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4 Spectacular Wood Buildings




Overlooking the largest lake in Norway, ‘The Tower of Mjøsa’ stands a majestic 85.4 meters tall, in the city of Brumunddal close to Oslo.

Mjostarnet was officially crowned the tallest all-timber building in the world by CTBUH after its official opening in Spring 2019.

It is a mixed use building – functioning as a hotel, office and residential space.


Wood frame

Mjostarnet’s wood framing components – beams, columns and trusses, were built using glulam, or glued laminated wood – fire resistant for 90 minutes, moisture proof and exceptionally strong. 


According to the non-profit Engineered Wood Association (APA), pound for pound, glulam is claimed to be stronger than steel. 


All the primary load bearing structures of Mjostarnet were built using glued laminated timber, hence the ‘all-timber’ classification by CTBUH, or as some people would like to call it – a plyscraper.   


Getting back to Mjostarnet; prefabrication was the favored construction technique for this building.The requisite slots and holes in the framing members were processed and pre-drilled using CNC machines.


The timber framing structures were then assembled on-site and hoisted in place using cranes – put together just like a giant piece of IKEA furniture. 


In order to provide lateral strength, concrete slabs were added to the upper floors where apartments are located, giving them more weight and stability against the strong winds produced by the lake Mjosa. 


Superior Dome

The Superior Dome stadium has the world’s largest wooden dome with a diameter of 536 feet and a height of 44 meters – roughly 14 storeys. 


It stands close to the shores of the largest freshwater lake in the world – Lake Superior in Marquette, Michigan on the campus of Northern Michigan University. 


Built in 1991 with another construction phase in 1995, the stadium has an enormous 100,000 sq.ft of space with an official capacity of 8,000 attendees. 


Geodesic dome 


The dome’s wood frame is geodesic in structure – a hemispheric network of interlocking triangles that give it a unique look and provide structural strength, while helping reduce costs thanks to minimal material usage. 


Geodesic domes are commonly found in many stadiums and landmark structures across the world, one of them being the Montreal Biosphere – mentioned in our ‘5 most influential steel structures’ blog post. Currently the largest geodesic dome in the world is the Jeddah Super Dome, in Saudi Arabia with a diameter of 210 m.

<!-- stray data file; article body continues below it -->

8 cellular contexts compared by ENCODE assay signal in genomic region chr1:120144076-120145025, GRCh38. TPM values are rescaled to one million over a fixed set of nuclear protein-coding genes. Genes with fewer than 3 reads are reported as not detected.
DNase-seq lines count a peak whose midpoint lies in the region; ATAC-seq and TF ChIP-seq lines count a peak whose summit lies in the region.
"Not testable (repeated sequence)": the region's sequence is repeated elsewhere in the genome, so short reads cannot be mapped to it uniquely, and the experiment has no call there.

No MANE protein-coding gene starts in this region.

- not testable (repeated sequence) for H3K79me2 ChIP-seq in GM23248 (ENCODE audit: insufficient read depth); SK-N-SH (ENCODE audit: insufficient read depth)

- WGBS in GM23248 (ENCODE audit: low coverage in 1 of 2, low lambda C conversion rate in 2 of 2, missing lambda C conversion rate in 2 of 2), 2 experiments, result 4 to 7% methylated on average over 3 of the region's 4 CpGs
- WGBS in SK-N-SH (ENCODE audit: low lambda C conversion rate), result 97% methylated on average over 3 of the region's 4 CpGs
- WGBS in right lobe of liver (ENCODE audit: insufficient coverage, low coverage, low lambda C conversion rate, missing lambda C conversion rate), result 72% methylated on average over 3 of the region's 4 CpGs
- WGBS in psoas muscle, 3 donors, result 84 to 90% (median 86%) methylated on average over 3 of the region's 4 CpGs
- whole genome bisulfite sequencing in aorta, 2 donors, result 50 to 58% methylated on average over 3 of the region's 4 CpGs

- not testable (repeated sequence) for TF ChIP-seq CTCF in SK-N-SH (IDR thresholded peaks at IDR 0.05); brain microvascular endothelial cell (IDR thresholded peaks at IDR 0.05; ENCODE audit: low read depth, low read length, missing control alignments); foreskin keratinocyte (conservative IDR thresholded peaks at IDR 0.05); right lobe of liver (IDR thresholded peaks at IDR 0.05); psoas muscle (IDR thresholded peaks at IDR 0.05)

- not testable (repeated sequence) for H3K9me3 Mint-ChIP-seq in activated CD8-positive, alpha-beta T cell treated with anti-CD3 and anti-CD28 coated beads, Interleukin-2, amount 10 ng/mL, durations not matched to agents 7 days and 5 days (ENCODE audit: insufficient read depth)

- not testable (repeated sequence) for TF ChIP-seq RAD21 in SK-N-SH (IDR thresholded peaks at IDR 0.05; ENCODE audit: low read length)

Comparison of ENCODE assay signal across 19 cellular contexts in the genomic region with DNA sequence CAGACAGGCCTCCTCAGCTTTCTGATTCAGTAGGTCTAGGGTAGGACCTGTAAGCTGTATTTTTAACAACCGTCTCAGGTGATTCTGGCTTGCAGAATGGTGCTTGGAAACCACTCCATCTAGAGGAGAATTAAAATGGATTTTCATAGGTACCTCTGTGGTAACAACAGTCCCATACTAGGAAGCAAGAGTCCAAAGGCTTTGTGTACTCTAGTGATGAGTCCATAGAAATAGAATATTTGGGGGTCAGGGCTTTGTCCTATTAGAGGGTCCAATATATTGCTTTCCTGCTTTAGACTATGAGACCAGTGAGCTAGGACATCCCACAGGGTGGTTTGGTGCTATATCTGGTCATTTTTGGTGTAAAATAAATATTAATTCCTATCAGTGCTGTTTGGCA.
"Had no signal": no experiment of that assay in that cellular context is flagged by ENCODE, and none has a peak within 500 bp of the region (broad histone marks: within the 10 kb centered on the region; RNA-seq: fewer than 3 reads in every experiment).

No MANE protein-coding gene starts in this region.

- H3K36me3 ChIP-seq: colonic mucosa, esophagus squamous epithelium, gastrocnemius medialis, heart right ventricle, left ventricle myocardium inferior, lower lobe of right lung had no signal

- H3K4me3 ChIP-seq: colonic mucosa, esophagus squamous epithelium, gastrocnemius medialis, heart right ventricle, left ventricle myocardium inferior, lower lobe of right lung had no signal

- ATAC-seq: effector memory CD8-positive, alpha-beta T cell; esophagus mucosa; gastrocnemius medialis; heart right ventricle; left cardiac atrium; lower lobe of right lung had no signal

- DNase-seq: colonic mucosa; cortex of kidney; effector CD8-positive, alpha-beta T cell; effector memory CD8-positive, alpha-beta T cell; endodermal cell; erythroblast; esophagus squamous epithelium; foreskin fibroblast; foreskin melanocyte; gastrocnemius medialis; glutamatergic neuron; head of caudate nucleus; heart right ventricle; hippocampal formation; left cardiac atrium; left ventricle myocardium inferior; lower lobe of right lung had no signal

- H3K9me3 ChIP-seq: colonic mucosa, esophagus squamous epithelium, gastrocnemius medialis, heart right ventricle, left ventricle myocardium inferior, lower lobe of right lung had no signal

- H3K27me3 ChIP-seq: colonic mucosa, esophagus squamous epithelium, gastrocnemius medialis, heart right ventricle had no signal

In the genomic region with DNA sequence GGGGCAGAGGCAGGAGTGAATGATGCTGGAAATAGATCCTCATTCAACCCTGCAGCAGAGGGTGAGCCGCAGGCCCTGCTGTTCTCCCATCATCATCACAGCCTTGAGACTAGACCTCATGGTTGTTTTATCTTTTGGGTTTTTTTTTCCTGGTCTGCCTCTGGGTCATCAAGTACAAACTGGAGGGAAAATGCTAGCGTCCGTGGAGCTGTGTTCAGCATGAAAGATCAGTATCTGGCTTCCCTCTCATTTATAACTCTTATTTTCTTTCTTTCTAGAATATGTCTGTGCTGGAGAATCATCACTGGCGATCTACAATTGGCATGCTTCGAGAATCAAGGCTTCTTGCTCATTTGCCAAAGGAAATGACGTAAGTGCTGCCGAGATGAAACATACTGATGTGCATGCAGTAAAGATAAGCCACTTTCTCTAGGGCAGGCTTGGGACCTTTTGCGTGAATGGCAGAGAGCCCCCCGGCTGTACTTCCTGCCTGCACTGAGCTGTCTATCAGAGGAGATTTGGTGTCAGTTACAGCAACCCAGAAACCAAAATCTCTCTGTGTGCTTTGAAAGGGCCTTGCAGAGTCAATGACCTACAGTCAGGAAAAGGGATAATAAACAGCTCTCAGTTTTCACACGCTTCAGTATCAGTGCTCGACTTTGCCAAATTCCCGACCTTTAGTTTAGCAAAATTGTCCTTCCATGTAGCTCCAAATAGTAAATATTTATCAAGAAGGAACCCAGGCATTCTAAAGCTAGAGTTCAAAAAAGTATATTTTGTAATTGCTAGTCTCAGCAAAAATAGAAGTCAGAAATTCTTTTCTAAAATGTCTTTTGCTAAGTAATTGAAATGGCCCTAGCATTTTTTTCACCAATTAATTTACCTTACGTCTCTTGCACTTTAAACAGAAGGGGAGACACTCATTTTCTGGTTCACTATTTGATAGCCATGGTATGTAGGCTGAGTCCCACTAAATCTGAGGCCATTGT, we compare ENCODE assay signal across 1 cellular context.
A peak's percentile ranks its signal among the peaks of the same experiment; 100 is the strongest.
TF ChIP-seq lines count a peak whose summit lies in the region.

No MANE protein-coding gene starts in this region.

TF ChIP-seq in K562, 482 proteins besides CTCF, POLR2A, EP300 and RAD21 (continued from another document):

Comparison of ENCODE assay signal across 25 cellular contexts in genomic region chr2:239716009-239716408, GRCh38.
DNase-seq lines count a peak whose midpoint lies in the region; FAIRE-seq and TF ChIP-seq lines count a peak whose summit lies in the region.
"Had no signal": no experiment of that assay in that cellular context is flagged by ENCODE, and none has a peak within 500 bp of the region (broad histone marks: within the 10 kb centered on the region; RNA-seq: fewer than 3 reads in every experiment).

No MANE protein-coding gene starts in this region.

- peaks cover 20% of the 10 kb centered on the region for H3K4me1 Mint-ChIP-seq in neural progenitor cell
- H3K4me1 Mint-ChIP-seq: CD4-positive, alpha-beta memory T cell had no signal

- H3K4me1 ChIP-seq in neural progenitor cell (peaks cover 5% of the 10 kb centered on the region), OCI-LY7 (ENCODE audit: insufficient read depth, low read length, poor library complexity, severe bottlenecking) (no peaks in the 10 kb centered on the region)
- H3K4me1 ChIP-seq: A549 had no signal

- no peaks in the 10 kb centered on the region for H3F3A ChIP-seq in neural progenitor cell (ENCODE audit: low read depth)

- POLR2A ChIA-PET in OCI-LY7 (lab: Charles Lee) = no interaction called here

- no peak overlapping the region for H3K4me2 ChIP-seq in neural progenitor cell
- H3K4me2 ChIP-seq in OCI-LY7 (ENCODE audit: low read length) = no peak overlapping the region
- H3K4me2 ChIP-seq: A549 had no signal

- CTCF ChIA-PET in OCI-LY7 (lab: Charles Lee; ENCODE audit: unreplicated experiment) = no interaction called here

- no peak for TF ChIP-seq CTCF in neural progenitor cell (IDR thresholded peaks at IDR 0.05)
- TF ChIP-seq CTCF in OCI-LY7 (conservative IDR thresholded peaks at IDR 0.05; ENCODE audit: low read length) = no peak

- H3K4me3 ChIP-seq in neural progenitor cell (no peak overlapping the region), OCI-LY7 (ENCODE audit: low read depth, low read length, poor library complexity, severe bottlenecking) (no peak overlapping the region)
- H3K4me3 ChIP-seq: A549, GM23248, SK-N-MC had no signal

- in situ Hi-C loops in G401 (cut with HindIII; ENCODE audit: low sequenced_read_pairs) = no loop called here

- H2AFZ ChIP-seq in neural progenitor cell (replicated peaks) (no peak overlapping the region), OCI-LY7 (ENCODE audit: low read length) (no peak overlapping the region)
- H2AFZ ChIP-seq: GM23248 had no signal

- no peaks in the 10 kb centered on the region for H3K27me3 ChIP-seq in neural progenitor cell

The great architect Buckminster Fuller, popularizer of the geodesic dome (who also designed the Montreal Biosphere mentioned above) himself used to live in a geodesic home.


While geodesic domes can also be used for residential construction, their widespread use hasn’t caught on due to numerous practical constraints that we won’t get into here. 


Superior Dome primarily utilizes wood from the Douglas-fir tree indigenous to the West coasts of Canada and the United States, utilizing a total of 781 Douglas-fir beams and  108.5 miles of fir decking. 

<< Learn about the differences between cold-formed steel vs structural steel here >>


Bullitt Center


About 12 kilometers from the Nara Prefecture in Japan, The expansive grounds of the Horyu Temple spanning 187,000 sq meters house some of the oldest surviving wooden structures in the world. 

Amongst those the Main Hall of the Horyu Temple known as the Kondō is the world’s oldest surviving wooden structure, built between AD 670-710 – making it over 1300 years old. 

In 1993 it became Japan’s first UNESCO World Heritage Site in order to give due honor to its historical and cultural importance. 

The Hinoki tree

The wood used for creating this structure was the Japanese Cypress, known to the locals as the Hinoki, and was used extensively throughout the country for building temples and shrines. 

Today it is widely used in Japan for the construction of walls, flooring, furniture and the like due to its incredible sturdiness, resistance to rot and widespread availability. 

It is known for its distinct scent which it is said to exude even after construction, and some say the temple still emanates a pleasant lemony scent on a cool, breezeless summer day.

An architectural feature found in the pillars of the temple complex is their subtle curvature in the center, known as ‘entasis’ or dobari in Japanese – a technique commonly noticed in Greek architecture, and claimed to have been imported to Japan from China. 

The Horyu Temple is one of the oldest Buddhist temples in the country, and the nearby Nara was a major inlet to the introduction of not only Buddhism from China, but also their architectural techniques.

This temple in specific was built along the plan of a Chinese monastery, and its stone platform for example, is constructed from Chinese models.


Steel framing is at the heart of what we do at Strucsoft Solutions. Our flagship product MWF is the industry leading Revit based wood and steel framing software providing professionals with world class solutions for over 20 years.

Learn more about MWF and its different modules here or see it in action and download your free trial here.


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Strucsoft solutions logoStrucSoft Solutions is the market leader in comprehensive Autodesk® Revit®-based BIM framing, with both off-the-shelf and custom solutions targeting the AEC and fabrication sectors. Our star solution MWF simplifies complex Revit® framing with its powerful range of tools for modeling, inter-trade clash detection, custom construction documentation and optional output to CNC machines.




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